Opposition members ask govt to take holistic approach to tackle effects of global warming

Opposition members in the Rajya Sabha on Thursday said the government should take a holistic approach by coordinating across various ministries and bringing agencies together to tackle the effects of global warming.

Tiruchi Siva of the DMK, Pramod Tiwari of the Congress and Sandosh Kumar P of the Communist Party of India (CPI) raised a ”short duration” discussion in the Upper House of Parliament on the serious effects of global warming and the need for remedial steps to tackle those.

Initiating the discussion, Siva said global warming is threatening not just India but the entire planet and humanity, and it is time for collective action.

”What is looming above our head is alarming and threatening. I feel that it is not the prerogative of only the Union government, but it is also of the state governments, it is also of the private sector, it is also of the civil society…. Everyone in the country, we have our own responsibility,” he said.

Siva said it is not the sole responsibility of the environment ministry but it has to coordinate with other ministries such as agriculture, urban development and industries so that a holistic approach is taken as activities in each of these areas have a consequence on the environment.

He also voiced concern over a ”recent EIA (environment impact assessment) notification, the Environment Protection Act, the Water Act, the Forest Conservation Act and the Biodiversity Act”, saying ”all these will result in degradation of forest…. Only protection and extending the forest will save the nation, save the world, save humans”.

Expressing concerns over the possibility of many states suffering from more droughts while others being impacted by frequent cyclones and coastal areas facing a threat from rising sea levels, Siva said ”stronger guidelines” are needed from the ministry.

Taking part in the discussion, Amee Yajnik of the Congress reiterated the need to enhance India’s usage of renewable and clean energy and reduce dependence on fossil fuels while increasing forest cover to meet the net zero target set for 2070.

”All these require a holistic approach. You need to bring all these policies together. Unless and until we do not bring a coordinated effort to bring all these agencies together to have an approach to see that we bring down net zero, this will not fructify,” she asserted.

Jawhar Sircar of the Trinamool Congress (AITC) said climate change affects the coastal states of the country the most as one of the most immediate effects is the rise in sea levels.

He also expressed concern that the heatwave witnessed from mid-April has led to 5 per cent less wheat procurement, while the delayed monsoon that followed has led to a lesser yield of paddy crop.

Kavita Patidar of the Bharatiya Janata Party (BJP) cautioned that the melting of glaciers and wild fires are becoming frequent in a different part of the world due to climate change, while the rising sea levels are threatening many coastal cities.

She said there will be dire consequences unless corrective steps are taken to protect the environment, while pointing out that climate change also has its impact on the economy.

Sanjay Singh of the Aam Aadmi Party (AAP) suggested starting work on linking rivers to bring a permanent solution to floods and droughts in the country.

Citing a Climate Transparency report, Singh said between 2016 and 2021, India lost harvest on 3.6 lakh hectares of land due to natural disasters.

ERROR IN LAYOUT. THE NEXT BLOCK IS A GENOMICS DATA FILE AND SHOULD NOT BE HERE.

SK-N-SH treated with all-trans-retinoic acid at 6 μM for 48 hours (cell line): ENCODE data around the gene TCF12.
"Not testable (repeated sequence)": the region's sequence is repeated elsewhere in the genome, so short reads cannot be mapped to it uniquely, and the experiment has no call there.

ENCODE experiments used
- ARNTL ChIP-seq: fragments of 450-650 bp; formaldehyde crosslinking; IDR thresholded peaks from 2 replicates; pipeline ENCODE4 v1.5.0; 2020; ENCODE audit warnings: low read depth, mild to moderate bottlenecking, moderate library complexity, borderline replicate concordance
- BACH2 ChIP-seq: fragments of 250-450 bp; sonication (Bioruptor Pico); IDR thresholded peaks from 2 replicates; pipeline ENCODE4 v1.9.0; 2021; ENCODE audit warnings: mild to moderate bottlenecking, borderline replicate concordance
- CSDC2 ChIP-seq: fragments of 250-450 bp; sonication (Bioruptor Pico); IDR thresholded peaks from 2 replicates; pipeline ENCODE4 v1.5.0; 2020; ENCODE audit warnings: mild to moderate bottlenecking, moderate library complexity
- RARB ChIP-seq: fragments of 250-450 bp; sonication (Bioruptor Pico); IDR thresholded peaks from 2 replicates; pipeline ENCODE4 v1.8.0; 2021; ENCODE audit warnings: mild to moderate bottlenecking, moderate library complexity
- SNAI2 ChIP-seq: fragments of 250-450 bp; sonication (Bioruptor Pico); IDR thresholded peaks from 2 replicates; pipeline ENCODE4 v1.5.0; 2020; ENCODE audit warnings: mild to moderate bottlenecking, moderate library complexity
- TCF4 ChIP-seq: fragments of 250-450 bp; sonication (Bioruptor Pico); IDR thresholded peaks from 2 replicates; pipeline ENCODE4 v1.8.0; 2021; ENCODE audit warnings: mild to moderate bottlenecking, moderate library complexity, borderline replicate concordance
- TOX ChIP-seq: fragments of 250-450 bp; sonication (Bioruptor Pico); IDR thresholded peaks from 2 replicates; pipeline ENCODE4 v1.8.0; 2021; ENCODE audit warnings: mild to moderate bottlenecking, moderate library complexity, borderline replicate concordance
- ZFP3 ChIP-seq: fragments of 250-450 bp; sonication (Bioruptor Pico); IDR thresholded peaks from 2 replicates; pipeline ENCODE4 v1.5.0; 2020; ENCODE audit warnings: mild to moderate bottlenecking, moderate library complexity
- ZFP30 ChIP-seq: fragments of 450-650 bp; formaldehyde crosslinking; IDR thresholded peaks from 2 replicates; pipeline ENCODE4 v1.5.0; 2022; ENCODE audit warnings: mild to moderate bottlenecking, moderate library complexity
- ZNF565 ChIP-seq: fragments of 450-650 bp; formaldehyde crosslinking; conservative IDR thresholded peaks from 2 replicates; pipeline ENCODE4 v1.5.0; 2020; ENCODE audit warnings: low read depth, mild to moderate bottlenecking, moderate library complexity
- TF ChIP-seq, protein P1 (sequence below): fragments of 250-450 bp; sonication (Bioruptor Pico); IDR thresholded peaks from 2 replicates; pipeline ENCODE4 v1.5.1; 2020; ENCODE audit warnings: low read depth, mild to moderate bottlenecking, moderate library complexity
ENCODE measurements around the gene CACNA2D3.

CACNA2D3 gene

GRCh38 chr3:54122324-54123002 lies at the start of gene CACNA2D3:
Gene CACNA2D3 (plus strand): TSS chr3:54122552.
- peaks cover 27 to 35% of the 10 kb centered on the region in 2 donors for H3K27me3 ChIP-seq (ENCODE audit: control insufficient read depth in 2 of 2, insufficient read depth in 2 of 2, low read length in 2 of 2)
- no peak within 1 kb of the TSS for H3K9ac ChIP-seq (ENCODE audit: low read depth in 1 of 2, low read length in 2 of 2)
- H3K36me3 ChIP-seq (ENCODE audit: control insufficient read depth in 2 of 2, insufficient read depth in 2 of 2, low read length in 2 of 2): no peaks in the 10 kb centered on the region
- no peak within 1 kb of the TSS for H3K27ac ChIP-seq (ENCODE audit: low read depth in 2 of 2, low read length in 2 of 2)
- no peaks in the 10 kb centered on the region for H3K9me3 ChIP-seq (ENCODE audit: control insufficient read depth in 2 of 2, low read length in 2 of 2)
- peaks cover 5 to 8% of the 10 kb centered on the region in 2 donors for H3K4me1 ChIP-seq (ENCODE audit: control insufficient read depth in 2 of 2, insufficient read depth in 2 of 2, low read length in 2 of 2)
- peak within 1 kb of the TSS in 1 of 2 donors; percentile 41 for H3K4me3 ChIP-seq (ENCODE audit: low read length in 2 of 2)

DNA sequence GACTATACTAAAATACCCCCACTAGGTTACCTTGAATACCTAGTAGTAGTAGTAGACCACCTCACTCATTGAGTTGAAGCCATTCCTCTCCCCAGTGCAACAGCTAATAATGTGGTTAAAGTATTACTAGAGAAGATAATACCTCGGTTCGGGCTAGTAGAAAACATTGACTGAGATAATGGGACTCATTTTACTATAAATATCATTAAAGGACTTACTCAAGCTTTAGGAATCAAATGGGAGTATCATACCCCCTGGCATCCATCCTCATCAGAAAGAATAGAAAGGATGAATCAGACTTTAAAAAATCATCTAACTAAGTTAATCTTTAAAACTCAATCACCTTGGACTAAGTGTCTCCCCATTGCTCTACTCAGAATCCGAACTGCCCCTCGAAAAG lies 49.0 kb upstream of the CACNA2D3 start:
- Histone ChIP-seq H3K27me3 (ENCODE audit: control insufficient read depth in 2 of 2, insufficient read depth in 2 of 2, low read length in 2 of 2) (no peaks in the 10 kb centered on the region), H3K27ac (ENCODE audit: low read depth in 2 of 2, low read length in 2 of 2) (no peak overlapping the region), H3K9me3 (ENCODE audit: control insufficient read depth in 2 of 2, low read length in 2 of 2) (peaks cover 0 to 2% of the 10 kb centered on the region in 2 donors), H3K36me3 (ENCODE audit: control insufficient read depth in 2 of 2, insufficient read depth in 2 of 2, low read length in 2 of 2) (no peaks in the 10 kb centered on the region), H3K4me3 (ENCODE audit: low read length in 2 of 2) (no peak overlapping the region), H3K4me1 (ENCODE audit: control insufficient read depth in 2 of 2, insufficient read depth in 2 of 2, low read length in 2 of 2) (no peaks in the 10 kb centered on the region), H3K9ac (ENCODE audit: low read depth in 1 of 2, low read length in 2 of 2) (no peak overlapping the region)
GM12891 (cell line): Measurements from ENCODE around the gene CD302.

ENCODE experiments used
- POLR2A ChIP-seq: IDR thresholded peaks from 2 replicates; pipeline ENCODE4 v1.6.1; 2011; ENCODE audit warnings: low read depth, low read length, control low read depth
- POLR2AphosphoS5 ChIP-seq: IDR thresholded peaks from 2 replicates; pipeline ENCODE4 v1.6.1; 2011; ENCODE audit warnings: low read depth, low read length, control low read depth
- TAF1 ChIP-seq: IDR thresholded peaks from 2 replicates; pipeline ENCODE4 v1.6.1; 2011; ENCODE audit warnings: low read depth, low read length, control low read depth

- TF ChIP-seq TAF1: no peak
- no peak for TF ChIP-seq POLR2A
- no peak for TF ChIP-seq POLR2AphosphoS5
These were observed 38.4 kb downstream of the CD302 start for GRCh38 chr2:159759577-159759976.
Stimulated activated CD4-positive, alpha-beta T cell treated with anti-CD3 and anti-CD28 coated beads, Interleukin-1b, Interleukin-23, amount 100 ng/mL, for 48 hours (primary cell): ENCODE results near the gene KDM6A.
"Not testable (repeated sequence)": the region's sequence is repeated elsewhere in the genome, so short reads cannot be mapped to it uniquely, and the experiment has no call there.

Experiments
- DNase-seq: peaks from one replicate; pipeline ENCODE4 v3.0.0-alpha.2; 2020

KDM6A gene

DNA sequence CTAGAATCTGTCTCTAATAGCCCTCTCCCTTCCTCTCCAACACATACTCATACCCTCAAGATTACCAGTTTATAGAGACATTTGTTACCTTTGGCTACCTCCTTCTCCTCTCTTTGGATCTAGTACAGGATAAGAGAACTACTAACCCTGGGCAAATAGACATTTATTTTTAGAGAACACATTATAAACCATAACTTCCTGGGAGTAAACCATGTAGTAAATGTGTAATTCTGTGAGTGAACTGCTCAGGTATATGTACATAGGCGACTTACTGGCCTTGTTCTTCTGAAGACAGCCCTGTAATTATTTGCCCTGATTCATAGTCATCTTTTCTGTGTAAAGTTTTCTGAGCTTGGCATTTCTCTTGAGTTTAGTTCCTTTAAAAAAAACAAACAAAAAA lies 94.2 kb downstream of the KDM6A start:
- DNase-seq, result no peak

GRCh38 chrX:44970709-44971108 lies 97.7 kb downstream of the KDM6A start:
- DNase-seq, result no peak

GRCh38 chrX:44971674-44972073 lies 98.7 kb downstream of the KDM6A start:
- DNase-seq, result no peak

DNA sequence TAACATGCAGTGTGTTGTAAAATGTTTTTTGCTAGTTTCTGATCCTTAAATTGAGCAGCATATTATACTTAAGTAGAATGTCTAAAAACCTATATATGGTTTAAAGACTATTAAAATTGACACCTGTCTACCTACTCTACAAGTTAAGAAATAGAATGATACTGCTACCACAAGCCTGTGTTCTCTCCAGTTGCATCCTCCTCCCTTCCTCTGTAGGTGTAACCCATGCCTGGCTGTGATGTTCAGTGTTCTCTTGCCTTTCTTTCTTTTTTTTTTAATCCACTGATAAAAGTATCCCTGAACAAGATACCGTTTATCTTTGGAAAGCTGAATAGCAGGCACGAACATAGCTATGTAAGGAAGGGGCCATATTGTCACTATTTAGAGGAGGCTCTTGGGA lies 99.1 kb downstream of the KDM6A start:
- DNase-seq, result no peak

This year, 32 of the 35 districts in Assam and 76 per cent of the population in Bihar faced floods. The government had to release Rs 8,068 crore from the emergency relief fund and Rs 17,743 crore from the disaster relief fund to the states in 2020, the AAP leader pointed out.

Amar Patnaik of the Biju Janata Dal (BJD) suggested the government relook into the Disaster Management Act and make changes according to new challenges. He said many of the climate changes are irreversible disasters, not like cyclones that will go away and floods which will be over.

S Niranjan Reddy of the YSRCP said India is more vulnerable to global warming and states such as Andhra Pradesh on the eastern coastline are facing a greater risk than those on the western coast.

He also said the world is moving towards a climate fund, where the developed countries have larger contributions for pollution and pay towards climate funds, which are used to mitigate the impacts in lesser-polluted countries.

”In India, some states have a higher level of industrialisation and much more levels of revenue collection and also contribute to pollution and warming within the country,” Reddy said, adding that if India opts for such a fund, then the richer states should contribute a little more.

K Keshava Rao of the TRS said India is ranked number four on the list of countries most affected by such factors, adding that 10 developed countries account for two-thirds of the emissions worldwide while India contributes only three per cent.

A D Singh of the Rashtriya Janata Dal (RJD) said the government should take steps to promote alternative energy sources such as setting up parks to harness tidal energy, wind energy and geothermal energy.

John Brittas of the Communist Party of India (Marxist) said the world is paying the price of the greed of human beings and developed nations. The developed countries that had started industrialisation wanted to thrust certain standards on us and at the same time, they are not prepared to shoulder the responsibility of their cumulative guilt, he added.

Sudhanshu Trivedi of the BJP pointed out that in the last 100 years, the average temperature of the planet has increased by one degree Celsius and the last 35 years have seen the five hottest summers.

(This story has not been edited by Devdiscourse staff and is auto-generated from a syndicated feed.)